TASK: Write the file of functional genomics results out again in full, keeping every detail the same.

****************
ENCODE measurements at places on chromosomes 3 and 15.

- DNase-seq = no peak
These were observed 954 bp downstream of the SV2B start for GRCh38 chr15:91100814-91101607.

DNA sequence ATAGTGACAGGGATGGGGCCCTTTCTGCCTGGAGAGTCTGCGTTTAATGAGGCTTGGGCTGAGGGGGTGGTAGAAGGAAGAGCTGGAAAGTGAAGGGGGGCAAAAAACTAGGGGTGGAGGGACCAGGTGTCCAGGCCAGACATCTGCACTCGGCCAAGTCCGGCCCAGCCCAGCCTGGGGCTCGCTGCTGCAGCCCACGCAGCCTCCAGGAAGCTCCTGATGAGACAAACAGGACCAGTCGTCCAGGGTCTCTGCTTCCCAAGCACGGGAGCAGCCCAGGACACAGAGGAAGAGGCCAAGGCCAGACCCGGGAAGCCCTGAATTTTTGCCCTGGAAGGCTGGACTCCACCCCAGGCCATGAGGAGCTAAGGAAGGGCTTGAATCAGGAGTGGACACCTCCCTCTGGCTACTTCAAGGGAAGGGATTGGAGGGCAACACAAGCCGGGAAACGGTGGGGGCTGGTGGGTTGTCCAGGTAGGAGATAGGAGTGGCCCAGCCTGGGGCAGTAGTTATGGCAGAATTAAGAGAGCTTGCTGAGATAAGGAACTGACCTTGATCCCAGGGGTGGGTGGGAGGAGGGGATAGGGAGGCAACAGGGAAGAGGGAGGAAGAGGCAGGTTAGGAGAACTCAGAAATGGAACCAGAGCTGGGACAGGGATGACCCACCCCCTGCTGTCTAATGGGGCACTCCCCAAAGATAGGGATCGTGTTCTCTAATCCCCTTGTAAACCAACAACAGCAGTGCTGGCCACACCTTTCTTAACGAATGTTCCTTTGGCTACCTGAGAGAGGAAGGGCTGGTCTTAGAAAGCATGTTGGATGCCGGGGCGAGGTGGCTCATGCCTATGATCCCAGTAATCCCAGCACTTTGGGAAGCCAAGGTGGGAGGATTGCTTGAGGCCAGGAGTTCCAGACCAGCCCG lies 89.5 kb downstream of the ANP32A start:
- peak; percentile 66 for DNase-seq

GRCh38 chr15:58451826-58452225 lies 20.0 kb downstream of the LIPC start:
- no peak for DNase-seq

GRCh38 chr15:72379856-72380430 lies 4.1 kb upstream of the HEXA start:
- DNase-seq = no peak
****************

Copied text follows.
ENCODE measurements at places on chromosomes 3 and 15.

- DNase-seq = no peak
These were observed 954 bp downstream of the SV2B start for GRCh38 chr15:91100814-91101607.

DNA sequence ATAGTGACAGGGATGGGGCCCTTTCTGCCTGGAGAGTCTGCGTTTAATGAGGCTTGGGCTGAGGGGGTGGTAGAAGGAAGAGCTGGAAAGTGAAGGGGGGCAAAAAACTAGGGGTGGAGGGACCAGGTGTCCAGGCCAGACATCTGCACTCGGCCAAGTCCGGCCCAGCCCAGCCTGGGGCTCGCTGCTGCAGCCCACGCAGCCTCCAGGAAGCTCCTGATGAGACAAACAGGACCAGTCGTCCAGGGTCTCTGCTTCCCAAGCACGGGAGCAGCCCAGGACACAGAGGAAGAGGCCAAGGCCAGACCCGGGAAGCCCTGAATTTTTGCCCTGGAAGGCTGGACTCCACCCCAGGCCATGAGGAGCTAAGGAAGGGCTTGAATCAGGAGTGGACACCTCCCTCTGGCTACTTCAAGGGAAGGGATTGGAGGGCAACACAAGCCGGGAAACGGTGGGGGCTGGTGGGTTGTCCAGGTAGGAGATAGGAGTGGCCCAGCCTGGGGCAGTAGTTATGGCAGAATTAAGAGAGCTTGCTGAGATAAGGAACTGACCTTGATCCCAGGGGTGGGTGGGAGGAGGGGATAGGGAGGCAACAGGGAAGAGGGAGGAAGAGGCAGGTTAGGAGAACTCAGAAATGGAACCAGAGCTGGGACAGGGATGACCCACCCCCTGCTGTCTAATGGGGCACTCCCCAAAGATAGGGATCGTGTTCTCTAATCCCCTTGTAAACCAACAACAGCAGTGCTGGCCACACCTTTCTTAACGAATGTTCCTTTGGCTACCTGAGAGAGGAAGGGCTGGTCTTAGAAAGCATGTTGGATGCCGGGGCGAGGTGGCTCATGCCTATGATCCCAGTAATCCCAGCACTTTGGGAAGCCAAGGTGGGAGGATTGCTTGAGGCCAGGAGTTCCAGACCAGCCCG lies 89.5 kb downstream of the ANP32A start:
- peak; percentile 66 for DNase-seq

GRCh38 chr15:58451826-58452225 lies 20.0 kb downstream of the LIPC start:
- no peak for DNase-seq

GRCh38 chr15:72379856-72380430 lies 4.1 kb upstream of the HEXA start:
- DNase-seq = no peak